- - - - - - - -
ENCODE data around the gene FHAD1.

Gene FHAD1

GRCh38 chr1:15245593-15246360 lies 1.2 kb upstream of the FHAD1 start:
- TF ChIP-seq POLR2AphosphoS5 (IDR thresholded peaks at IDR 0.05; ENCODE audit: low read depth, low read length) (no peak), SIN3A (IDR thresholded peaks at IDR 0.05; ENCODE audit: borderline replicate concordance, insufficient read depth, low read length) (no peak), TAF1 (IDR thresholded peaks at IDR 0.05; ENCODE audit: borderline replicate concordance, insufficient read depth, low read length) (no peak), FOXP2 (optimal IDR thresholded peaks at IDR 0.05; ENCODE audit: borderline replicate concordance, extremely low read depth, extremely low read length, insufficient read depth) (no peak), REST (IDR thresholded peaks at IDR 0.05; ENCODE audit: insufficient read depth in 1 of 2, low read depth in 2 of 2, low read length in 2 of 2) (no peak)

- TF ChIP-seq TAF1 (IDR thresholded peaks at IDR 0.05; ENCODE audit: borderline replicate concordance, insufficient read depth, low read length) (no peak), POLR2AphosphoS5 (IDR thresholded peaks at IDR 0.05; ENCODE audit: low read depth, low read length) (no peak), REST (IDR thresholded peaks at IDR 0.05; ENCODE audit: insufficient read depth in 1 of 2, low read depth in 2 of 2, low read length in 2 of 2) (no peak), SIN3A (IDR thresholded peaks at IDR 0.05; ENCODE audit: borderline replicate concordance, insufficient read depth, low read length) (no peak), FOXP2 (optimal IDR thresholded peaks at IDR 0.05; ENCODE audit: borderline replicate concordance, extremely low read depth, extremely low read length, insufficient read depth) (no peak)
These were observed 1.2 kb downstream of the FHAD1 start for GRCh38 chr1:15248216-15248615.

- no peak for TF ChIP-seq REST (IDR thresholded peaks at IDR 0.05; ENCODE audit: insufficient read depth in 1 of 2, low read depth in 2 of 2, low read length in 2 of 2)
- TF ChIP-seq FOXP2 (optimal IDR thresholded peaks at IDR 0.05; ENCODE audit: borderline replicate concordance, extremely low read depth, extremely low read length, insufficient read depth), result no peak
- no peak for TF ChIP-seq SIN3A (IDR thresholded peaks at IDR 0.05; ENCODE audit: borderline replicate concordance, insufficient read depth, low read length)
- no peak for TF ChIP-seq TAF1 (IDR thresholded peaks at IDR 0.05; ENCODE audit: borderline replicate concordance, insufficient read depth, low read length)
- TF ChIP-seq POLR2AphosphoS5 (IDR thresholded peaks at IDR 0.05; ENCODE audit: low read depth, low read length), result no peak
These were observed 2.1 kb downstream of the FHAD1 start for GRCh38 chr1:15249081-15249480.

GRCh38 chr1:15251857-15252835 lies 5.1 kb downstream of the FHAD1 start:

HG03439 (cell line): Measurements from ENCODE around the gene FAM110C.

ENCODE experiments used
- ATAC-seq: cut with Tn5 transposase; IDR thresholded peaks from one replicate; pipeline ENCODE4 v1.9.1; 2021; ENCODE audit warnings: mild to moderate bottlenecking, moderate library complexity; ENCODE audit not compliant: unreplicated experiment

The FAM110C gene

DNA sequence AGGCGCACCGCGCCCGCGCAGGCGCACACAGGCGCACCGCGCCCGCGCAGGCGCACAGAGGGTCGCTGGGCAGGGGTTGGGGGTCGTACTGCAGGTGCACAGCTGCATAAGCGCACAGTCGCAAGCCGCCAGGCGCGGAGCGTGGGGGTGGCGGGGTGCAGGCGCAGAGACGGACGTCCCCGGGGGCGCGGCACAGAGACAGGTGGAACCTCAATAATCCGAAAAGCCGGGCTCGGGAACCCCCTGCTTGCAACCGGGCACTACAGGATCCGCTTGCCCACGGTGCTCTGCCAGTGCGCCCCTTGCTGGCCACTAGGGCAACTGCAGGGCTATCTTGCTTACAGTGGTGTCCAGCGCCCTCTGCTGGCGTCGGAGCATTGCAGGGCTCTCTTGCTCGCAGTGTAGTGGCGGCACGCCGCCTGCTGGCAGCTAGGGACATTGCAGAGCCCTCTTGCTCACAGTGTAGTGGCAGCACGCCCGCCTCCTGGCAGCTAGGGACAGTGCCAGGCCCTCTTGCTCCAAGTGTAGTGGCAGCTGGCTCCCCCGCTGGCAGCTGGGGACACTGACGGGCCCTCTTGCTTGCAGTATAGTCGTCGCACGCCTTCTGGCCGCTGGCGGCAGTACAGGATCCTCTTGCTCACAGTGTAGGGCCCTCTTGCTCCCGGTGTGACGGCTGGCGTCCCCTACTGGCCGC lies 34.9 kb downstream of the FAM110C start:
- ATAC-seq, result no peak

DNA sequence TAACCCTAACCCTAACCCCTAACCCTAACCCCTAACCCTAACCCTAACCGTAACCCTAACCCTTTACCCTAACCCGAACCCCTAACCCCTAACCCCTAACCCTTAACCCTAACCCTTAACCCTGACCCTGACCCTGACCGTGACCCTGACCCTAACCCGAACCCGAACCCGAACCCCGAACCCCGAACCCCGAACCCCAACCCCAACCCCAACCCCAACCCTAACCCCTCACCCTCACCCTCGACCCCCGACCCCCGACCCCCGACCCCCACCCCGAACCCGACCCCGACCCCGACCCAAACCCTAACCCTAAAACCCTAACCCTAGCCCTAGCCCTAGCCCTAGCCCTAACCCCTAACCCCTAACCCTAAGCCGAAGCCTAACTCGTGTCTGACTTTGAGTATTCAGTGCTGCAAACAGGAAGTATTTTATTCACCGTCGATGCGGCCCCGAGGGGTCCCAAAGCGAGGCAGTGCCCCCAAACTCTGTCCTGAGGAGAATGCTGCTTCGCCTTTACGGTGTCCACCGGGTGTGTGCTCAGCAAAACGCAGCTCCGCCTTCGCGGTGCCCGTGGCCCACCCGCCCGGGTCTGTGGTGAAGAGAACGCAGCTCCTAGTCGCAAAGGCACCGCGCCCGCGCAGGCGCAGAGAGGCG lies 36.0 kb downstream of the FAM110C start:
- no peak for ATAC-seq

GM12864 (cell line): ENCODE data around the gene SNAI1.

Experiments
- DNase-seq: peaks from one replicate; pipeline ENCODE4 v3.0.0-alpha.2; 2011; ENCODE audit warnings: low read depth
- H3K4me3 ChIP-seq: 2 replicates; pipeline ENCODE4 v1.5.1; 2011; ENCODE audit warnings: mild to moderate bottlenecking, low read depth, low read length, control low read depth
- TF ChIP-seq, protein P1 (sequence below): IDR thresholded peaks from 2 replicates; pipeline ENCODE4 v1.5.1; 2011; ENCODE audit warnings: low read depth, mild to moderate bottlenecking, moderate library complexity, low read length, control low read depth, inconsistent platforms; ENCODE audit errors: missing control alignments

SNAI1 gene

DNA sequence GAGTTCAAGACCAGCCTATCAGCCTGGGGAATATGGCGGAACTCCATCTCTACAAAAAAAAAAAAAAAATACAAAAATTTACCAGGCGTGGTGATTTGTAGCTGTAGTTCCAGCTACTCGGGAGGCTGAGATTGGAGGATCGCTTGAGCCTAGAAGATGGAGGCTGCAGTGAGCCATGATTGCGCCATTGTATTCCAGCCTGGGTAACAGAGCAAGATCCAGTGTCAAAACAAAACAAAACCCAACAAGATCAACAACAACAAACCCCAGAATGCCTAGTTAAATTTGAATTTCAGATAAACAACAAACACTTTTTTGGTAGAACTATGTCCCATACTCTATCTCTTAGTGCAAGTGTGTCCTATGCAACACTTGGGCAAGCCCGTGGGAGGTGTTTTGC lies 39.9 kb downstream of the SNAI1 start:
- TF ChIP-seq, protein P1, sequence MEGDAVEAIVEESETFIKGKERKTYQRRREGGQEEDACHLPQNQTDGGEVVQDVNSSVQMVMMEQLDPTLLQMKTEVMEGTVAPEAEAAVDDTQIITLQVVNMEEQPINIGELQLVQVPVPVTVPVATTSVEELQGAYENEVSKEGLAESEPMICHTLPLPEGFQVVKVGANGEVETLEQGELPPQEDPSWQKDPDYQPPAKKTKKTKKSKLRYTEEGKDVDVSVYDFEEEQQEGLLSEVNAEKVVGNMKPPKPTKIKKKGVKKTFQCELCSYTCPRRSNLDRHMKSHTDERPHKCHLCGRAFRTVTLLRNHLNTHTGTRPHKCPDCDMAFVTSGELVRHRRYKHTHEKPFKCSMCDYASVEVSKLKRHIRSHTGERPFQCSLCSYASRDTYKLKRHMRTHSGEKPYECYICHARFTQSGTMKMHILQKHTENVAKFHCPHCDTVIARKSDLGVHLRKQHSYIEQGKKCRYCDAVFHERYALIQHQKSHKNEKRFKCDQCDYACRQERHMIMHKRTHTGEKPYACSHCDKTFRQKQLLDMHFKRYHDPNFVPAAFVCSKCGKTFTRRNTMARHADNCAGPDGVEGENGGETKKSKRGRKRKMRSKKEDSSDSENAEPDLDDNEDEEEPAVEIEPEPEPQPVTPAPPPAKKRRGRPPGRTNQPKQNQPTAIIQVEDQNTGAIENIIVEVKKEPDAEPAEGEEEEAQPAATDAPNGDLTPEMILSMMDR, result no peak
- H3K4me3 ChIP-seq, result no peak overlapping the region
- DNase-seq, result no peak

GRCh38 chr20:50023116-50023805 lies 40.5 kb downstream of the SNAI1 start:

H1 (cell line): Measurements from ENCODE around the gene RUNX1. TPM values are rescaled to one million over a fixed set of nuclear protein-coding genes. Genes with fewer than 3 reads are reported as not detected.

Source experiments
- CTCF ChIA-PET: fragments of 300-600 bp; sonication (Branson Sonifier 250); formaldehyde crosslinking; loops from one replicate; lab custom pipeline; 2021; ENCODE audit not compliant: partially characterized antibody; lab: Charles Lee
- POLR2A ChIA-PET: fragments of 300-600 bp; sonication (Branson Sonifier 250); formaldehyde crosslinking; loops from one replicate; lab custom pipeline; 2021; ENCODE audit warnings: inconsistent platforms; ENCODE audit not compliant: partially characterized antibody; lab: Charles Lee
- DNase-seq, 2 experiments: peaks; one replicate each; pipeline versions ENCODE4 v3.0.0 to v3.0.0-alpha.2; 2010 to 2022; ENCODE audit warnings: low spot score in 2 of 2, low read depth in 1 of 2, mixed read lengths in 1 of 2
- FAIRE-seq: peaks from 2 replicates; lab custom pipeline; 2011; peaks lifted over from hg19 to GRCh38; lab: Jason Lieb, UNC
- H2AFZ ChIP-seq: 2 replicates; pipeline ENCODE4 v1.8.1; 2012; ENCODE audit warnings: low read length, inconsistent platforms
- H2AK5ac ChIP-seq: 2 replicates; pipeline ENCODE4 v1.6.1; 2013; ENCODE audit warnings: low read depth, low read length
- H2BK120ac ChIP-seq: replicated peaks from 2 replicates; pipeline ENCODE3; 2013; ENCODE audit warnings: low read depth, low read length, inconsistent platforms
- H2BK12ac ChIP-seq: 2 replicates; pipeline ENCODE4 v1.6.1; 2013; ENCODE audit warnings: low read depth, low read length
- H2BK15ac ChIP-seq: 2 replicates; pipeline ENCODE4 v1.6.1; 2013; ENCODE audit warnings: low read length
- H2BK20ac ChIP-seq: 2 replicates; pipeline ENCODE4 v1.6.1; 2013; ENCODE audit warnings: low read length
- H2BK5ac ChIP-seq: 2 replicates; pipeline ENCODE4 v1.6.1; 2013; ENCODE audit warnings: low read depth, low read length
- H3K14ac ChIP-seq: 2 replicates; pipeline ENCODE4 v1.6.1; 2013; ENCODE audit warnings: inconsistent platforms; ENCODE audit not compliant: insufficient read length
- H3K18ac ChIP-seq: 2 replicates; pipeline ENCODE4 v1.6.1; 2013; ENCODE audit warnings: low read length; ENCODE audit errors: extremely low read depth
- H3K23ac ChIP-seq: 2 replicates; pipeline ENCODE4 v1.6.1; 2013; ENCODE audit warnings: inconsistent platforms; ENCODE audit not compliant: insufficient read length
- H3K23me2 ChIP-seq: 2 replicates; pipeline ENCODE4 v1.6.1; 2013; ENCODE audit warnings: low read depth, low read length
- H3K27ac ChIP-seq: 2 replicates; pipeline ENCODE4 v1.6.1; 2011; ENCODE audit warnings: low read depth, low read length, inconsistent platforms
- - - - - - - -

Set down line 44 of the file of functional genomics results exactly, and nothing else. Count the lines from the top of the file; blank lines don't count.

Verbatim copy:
- H2BK20ac ChIP-seq: 2 replicates; pipeline ENCODE4 v1.6.1; 2013; ENCODE audit warnings: low read length